This article is part of the Why Couples Fight Series
"Love Means Never Having to Say You're Sorry" is a silly little chestnut from the 1970 movie Love Story.
In 2005, I regret to report that it was voted number 13 of the 100 all-time most memorable movie quotes by the American Film Institute.
That is unfortunate.
Because from a science-based couples therapy perspective, I can tell you that: "Love Means Never Having to Say You're Sorry" is incomprehensible BS.
The science says that if you have let your partner down...lean into your spouse and understand the impact, and say you are sorry. Say so with empathy and compassion. A marital apology is more than simply saying "I'm sorry." An apology is an attempt to admit you hurt your partner's feelings, did something really unwise, made a regrettable choice, etc.
When you apologize, you are accepting full responsibility. Trying to justify or rationalize the error is defensiveness and not an authentic apology.
Some partners apologize because they just want to wiggle out of the problem, or aspire to be seen in the best possible light (this is certainly my personal growing edge). Sometimes it's hard not to squirm under the hot spotlight of our own limitations. Focusing on your own needs when you apologize isn't really offering an authentic heartfelt apology.
Some spouses apologize in order to bulldoze the past behind them and push the reset button ("How many freakin' times do I have to tell you I'm sorry?").
But many partners choose to apologize because they are genuinely sorry for their behavior, are willing to accept responsibility. They seek to repair and make amends. Love means having to say you are sorry in a heartfelt and connected way.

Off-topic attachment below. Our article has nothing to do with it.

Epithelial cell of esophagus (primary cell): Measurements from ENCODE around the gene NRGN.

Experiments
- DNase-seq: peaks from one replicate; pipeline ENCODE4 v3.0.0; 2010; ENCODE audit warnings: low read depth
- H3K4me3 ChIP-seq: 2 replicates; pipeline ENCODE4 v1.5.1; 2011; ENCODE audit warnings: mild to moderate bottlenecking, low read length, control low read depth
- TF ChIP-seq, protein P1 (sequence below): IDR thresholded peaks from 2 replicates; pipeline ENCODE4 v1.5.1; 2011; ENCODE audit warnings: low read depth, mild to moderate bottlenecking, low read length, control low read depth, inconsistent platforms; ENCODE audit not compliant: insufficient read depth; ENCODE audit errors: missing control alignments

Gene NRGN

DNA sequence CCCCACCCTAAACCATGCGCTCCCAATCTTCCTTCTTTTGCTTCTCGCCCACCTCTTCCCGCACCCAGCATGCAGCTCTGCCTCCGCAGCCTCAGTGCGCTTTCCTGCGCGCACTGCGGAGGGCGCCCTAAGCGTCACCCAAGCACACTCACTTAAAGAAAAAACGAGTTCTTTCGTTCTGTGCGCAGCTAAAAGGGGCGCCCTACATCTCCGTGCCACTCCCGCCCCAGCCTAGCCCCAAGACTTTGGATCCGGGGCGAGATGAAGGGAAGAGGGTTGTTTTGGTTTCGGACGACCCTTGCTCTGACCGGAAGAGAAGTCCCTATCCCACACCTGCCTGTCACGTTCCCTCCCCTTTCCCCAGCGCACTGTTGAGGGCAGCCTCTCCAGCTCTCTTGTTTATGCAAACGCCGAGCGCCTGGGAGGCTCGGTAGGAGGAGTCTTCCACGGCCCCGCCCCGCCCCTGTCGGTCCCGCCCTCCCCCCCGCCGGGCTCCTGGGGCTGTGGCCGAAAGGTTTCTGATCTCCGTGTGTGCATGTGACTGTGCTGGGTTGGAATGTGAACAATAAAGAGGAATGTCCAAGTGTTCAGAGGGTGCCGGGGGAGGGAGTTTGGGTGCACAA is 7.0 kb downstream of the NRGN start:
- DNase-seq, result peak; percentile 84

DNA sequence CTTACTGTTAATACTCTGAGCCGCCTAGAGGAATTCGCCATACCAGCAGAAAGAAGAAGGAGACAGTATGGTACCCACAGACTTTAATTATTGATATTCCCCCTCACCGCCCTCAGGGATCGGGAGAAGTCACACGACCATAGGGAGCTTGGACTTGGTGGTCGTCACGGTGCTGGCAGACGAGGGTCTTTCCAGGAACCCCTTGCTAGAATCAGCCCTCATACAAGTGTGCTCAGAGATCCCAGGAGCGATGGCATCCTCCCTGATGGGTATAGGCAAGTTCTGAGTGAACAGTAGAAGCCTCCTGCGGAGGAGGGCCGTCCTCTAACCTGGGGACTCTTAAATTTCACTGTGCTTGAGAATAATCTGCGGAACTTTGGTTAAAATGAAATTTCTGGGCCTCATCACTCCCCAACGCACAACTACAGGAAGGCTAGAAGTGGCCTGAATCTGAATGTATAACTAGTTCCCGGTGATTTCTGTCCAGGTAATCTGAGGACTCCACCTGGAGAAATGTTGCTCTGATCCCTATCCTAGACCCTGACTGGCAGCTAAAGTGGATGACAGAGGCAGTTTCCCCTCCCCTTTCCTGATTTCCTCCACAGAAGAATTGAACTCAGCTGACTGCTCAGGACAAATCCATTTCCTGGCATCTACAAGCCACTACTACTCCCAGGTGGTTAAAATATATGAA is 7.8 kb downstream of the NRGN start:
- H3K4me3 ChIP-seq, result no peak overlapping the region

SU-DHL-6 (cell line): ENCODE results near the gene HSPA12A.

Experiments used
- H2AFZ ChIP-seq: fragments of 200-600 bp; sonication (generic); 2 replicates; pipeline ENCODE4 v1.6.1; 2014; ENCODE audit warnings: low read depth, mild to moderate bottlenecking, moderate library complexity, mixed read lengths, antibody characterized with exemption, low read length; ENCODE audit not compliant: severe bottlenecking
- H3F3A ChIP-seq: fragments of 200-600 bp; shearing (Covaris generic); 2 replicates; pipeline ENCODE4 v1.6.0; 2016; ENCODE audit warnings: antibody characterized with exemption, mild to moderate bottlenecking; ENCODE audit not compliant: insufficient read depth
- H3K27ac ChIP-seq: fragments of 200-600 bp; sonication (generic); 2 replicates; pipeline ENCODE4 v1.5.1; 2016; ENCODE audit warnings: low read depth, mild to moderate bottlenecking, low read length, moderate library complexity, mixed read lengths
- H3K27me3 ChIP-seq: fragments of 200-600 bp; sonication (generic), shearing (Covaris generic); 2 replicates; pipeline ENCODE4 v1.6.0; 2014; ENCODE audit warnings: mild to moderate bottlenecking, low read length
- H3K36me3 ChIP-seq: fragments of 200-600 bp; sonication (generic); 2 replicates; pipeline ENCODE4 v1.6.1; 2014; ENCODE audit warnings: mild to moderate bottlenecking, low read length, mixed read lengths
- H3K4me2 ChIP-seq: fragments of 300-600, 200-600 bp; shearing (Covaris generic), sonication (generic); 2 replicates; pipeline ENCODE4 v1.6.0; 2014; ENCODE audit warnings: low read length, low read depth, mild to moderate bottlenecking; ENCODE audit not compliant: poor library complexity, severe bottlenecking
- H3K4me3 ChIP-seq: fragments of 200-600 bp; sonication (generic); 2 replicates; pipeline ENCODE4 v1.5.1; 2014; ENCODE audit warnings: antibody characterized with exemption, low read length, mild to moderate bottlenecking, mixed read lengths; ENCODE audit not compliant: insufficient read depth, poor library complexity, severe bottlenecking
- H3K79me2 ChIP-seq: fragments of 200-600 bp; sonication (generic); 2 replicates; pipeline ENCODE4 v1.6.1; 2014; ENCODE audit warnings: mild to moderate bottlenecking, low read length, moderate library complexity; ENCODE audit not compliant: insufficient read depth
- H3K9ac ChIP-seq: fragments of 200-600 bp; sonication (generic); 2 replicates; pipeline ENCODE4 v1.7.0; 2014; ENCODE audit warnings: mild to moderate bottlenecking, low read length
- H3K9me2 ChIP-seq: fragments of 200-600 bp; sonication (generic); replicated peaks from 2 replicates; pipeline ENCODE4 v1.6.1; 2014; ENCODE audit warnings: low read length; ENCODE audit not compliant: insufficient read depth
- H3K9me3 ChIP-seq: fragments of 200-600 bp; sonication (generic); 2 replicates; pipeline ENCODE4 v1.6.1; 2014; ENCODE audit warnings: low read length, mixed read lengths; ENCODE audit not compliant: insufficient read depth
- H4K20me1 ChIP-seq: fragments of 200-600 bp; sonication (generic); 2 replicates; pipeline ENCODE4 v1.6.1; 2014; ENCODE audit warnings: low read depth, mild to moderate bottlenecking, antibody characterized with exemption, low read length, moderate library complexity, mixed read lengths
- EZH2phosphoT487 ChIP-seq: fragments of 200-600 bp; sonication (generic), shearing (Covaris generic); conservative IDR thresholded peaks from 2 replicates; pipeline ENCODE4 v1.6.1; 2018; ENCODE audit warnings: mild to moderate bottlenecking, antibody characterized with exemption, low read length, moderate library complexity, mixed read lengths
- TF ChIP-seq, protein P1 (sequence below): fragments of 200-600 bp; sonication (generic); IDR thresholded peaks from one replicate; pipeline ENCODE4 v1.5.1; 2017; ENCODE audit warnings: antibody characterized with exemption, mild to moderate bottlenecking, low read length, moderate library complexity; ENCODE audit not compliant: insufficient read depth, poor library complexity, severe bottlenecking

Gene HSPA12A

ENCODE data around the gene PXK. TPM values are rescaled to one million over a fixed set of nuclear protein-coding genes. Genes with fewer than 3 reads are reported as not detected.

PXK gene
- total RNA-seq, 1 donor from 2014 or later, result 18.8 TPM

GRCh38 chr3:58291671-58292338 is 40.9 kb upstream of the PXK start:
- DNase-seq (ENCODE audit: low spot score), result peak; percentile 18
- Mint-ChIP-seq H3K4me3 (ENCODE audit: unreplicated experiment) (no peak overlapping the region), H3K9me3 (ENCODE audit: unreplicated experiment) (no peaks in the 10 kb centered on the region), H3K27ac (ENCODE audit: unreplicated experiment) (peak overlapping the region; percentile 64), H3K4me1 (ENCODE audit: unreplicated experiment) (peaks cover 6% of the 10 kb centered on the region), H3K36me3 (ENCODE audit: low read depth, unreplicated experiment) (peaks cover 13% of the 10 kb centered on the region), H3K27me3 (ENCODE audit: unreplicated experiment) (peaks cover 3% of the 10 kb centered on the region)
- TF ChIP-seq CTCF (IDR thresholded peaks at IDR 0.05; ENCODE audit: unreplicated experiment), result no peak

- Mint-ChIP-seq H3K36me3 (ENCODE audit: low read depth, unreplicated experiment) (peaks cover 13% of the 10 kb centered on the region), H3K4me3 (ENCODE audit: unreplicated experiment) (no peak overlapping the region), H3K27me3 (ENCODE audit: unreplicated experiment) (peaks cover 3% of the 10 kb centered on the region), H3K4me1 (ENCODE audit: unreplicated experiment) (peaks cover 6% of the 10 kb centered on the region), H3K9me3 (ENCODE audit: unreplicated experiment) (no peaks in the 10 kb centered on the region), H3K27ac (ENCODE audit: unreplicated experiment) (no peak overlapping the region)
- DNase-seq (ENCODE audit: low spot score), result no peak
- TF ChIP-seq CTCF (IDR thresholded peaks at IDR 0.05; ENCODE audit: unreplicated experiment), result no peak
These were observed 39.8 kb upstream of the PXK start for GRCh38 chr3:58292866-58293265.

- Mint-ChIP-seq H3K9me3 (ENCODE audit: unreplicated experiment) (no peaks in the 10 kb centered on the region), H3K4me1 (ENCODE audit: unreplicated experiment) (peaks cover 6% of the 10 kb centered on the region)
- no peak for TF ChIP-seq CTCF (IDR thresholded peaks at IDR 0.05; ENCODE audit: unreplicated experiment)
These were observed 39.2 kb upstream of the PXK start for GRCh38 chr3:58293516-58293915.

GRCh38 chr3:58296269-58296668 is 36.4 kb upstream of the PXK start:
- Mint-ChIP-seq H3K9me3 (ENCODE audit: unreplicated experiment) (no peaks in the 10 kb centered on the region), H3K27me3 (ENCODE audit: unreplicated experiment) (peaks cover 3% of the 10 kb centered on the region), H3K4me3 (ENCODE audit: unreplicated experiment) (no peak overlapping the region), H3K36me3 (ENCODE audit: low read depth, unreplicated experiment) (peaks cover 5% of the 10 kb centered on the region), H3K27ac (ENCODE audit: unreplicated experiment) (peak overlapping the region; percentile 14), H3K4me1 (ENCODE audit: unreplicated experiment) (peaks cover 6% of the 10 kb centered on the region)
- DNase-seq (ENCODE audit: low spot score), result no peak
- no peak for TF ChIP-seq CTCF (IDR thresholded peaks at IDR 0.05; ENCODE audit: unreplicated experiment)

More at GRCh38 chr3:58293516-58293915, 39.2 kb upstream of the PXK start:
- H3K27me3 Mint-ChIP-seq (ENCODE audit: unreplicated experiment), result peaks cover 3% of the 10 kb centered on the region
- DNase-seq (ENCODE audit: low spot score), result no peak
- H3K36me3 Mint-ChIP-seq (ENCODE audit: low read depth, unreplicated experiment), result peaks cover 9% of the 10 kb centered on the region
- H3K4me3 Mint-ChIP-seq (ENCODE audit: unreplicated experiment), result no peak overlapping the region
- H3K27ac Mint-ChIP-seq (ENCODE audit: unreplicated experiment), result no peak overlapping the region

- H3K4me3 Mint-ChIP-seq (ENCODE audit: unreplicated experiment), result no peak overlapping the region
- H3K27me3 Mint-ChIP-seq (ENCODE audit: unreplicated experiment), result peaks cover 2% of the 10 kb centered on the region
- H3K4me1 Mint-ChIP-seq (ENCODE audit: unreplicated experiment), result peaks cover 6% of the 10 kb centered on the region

It's appropriate to express shame, regret or guilt. But it should be healthy shame-focused on the harm done to your partner, and not a toxic shame which seeks comfort from your already injured partner. A key aspect of an appropriate apology is a clear and abiding focus on what you are specifically willing to do to make things right again.
You should declare your pledge to not repeat the offending behavior again. Whatever you decide to do to make amends, make sure it is significant and something that you will do without hesitation.
The Art of the Apology is to Admit It... But Say it... Don't Spray it.
The foundation of an apology is to admit that your behavior hurts your partner. The trouble is, many apologies fail to do this in a way that is both clean and clear. Apologies tend to land well if you show that you understand the extent of your responsibility, exactly how your partner was harmed, and the nature of the attachment injury.
Daniel is a Marriage and Family Therapist. He currently sees couples at Couples Therapy Inc. in Boston, Massachusetts, three seasons in Cummington (at the foothills of the Berkshires...) and in Miami during joint retreats with his wife, Dr. Kathy McMahon. He uses EFT, Gottman Method, Solution-focused and the Developmental Model in his approaches.